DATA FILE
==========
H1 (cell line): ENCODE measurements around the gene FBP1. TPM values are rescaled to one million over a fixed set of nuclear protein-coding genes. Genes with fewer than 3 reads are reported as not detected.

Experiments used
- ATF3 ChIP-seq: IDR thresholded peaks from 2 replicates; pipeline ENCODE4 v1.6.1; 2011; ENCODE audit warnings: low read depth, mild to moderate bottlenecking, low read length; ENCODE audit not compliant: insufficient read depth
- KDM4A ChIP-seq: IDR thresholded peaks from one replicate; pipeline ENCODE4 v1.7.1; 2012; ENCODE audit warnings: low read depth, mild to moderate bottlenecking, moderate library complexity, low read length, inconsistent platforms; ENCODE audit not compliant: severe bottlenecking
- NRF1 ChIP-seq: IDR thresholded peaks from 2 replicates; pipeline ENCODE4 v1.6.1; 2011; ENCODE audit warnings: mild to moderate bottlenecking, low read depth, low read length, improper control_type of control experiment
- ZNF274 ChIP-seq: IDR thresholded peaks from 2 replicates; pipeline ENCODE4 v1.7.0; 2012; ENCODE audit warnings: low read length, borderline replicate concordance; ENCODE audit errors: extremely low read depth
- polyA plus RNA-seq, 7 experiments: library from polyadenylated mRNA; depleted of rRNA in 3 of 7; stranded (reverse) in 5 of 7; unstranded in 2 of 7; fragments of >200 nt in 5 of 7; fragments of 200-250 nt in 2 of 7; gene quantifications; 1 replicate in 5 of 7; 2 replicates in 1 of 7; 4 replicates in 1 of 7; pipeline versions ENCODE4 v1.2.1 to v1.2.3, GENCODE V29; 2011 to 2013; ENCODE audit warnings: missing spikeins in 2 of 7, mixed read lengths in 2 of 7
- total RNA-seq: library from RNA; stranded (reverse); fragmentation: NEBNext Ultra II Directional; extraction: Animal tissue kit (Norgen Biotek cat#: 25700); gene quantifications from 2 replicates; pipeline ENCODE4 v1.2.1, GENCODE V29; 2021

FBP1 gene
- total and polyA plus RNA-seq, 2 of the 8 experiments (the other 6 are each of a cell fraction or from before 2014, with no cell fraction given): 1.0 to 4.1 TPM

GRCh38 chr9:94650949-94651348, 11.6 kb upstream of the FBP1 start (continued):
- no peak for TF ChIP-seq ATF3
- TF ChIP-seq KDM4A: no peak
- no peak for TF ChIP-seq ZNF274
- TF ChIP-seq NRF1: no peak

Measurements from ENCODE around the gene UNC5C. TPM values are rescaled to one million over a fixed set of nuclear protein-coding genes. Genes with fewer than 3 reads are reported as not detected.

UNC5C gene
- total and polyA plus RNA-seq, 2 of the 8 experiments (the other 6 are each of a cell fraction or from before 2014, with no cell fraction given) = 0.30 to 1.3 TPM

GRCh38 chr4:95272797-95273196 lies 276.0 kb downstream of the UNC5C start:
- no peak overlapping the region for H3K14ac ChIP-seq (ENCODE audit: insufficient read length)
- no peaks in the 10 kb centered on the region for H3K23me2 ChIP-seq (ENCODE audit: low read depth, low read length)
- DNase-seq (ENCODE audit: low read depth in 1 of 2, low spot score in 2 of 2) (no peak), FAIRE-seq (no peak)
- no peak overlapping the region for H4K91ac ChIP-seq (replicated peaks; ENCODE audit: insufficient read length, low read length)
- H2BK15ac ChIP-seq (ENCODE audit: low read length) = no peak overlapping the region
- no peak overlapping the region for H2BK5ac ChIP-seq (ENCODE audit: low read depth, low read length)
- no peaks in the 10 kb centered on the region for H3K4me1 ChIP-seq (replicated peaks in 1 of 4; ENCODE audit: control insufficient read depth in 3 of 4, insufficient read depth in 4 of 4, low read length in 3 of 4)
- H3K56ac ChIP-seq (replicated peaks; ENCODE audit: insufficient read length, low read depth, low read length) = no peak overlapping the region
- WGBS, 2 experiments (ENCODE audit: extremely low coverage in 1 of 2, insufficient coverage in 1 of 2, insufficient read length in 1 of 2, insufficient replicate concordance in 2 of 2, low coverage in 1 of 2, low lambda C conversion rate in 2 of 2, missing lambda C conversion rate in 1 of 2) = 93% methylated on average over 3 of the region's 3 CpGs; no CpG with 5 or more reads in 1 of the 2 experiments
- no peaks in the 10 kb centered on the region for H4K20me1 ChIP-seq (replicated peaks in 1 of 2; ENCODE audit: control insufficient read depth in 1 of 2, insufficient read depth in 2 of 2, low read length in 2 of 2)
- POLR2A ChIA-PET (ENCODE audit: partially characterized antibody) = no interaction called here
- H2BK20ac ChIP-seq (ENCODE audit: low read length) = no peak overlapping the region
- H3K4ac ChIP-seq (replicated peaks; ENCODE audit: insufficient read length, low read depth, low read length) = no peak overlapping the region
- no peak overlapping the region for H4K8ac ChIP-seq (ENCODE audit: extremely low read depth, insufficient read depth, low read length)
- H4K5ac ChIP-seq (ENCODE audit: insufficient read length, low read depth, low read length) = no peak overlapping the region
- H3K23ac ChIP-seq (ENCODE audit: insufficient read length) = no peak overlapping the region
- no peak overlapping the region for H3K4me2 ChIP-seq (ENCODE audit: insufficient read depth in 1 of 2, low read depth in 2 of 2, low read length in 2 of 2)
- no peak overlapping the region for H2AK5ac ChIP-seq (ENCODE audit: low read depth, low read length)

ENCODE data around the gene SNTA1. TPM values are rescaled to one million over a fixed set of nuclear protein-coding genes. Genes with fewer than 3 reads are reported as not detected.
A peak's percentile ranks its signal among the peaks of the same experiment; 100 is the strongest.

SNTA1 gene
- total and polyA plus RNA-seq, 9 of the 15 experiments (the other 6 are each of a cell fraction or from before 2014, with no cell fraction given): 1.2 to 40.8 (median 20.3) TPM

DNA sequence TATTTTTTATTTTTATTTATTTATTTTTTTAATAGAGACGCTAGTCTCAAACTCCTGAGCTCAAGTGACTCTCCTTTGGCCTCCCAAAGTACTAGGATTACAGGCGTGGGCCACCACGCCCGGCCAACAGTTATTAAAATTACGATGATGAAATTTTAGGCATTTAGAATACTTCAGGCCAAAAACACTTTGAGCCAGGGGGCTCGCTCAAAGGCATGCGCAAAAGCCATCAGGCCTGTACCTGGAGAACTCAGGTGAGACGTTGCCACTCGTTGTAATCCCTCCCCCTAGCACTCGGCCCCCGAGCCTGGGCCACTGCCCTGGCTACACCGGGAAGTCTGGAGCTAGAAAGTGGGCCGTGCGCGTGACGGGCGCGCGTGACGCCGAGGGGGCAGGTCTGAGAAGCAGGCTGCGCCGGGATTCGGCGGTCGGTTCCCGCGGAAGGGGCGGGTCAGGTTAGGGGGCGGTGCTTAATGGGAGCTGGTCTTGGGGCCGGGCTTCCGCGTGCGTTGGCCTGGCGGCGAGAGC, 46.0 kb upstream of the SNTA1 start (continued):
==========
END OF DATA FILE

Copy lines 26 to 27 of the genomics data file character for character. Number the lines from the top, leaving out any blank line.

- no peaks in the 10 kb centered on the region for H3K4me1 ChIP-seq (replicated peaks in 1 of 4; ENCODE audit: control insufficient read depth in 3 of 4, insufficient read depth in 4 of 4, low read length in 3 of 4)
- H3K56ac ChIP-seq (replicated peaks; ENCODE audit: insufficient read length, low read depth, low read length) = no peak overlapping the region